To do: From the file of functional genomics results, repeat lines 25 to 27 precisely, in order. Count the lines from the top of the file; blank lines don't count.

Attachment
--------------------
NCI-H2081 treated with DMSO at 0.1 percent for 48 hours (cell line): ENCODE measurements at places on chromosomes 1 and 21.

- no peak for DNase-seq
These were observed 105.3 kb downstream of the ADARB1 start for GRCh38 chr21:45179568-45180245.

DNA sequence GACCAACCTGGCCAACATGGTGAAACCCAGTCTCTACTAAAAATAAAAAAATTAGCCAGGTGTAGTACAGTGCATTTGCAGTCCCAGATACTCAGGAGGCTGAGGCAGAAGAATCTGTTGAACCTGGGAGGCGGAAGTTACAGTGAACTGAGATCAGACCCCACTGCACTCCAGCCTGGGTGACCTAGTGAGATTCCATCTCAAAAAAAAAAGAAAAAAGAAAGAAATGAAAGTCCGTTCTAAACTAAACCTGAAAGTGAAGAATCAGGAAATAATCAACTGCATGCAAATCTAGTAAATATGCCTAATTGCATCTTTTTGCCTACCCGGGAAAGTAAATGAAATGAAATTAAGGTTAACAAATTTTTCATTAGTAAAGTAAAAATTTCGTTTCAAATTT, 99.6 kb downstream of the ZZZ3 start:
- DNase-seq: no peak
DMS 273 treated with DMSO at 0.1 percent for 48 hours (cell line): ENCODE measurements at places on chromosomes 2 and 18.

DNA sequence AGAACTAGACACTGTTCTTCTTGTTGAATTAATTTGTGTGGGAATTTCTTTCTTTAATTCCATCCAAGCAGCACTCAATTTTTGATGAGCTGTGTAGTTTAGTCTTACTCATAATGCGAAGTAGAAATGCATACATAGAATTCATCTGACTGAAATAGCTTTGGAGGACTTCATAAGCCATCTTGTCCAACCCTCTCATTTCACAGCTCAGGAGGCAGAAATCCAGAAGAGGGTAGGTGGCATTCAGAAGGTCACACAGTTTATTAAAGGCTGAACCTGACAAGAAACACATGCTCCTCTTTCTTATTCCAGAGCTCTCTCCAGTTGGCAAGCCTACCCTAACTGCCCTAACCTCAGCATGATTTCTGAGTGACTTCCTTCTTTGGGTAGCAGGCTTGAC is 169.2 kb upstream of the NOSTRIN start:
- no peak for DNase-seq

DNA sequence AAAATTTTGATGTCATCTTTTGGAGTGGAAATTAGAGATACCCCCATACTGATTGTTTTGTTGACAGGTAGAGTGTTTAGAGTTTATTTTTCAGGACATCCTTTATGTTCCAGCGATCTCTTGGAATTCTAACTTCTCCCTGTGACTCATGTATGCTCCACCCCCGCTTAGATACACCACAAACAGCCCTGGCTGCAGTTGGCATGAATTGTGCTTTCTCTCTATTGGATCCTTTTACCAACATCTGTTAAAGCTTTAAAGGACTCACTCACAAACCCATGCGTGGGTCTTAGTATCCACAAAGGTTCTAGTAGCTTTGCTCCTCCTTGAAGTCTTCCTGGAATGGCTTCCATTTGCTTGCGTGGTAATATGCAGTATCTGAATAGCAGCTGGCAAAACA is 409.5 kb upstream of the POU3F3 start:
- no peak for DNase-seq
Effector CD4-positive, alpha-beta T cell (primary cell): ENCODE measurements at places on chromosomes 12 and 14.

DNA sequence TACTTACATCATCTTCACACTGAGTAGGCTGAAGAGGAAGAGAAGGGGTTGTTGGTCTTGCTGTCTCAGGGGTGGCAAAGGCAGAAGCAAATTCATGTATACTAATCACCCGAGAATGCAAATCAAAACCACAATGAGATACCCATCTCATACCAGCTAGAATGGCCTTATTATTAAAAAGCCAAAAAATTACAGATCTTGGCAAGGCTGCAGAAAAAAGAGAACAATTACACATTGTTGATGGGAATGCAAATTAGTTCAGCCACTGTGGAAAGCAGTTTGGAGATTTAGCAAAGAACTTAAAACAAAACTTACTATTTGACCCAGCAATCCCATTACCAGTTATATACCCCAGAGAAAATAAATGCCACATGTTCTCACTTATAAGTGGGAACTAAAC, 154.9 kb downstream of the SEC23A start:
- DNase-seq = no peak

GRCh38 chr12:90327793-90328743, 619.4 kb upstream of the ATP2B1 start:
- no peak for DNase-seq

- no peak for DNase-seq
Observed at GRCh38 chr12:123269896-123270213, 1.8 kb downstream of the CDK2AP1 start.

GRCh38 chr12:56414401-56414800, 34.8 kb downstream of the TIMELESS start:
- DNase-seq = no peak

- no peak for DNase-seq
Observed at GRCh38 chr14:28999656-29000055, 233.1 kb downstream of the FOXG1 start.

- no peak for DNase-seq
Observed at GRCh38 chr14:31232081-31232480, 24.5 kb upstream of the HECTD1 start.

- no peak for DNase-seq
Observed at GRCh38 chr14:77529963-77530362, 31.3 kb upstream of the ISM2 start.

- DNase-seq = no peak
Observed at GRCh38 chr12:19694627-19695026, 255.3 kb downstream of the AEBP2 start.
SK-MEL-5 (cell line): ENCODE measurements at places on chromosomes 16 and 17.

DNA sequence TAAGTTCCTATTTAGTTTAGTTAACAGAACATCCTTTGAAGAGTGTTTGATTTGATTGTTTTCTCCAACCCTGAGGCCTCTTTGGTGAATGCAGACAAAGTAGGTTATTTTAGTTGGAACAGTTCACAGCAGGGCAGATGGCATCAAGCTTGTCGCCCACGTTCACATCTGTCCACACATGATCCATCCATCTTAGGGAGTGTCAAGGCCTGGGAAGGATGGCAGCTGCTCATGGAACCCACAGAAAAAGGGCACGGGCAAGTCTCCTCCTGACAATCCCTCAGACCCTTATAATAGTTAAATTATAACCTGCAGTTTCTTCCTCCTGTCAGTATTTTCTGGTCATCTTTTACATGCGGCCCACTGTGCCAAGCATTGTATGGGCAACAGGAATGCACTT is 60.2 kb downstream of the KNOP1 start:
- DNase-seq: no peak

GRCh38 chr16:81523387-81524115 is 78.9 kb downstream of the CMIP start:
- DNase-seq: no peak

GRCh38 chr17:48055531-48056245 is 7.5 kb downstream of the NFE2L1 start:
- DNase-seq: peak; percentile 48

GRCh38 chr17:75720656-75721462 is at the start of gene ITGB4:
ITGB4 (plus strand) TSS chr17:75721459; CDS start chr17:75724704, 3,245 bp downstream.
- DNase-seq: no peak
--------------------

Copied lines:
Observed at GRCh38 chr14:77529963-77530362, 31.3 kb upstream of the ISM2 start.

- DNase-seq = no peak
Observed at GRCh38 chr12:19694627-19695026, 255.3 kb downstream of the AEBP2 start.